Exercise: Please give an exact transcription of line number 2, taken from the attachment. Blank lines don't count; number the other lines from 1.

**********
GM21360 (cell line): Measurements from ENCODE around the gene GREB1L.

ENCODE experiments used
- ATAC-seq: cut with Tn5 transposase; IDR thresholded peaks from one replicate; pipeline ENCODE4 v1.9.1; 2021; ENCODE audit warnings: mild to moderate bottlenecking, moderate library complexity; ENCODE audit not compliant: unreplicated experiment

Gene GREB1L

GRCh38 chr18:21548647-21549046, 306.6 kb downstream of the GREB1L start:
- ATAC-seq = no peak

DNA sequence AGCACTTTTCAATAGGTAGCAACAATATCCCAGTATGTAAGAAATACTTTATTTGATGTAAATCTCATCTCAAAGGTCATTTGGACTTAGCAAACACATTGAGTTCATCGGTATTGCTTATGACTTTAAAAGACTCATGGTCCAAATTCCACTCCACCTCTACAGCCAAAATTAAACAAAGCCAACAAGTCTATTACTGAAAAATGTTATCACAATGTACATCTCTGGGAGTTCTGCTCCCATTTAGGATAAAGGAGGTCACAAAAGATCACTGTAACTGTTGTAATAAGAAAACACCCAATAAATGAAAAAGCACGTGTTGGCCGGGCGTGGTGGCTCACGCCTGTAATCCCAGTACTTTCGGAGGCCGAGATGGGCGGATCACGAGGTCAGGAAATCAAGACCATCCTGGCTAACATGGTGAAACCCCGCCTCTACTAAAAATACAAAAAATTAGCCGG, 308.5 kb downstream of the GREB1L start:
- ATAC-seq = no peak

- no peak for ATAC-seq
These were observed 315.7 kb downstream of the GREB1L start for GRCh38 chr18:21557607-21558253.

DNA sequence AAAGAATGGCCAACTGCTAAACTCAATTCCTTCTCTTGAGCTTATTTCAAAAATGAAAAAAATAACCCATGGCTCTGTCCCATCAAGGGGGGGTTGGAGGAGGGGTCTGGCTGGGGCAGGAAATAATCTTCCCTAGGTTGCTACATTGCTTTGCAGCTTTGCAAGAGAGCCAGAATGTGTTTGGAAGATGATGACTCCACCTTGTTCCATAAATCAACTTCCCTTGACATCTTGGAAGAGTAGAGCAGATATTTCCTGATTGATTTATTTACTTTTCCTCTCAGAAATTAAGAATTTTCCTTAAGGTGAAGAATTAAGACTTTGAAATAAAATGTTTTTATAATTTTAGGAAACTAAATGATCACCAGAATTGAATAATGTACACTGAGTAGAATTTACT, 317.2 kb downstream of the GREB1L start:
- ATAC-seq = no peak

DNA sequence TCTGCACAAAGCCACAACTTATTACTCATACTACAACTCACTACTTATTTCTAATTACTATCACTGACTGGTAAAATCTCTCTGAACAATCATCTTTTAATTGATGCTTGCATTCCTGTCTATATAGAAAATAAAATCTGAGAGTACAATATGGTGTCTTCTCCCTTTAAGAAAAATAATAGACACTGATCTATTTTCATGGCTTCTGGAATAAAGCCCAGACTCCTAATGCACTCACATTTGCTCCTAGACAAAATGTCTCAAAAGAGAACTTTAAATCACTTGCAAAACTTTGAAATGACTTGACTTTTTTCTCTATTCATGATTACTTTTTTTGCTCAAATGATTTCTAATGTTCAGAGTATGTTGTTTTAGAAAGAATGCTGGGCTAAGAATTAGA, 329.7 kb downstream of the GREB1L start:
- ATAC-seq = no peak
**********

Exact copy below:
ENCODE experiments used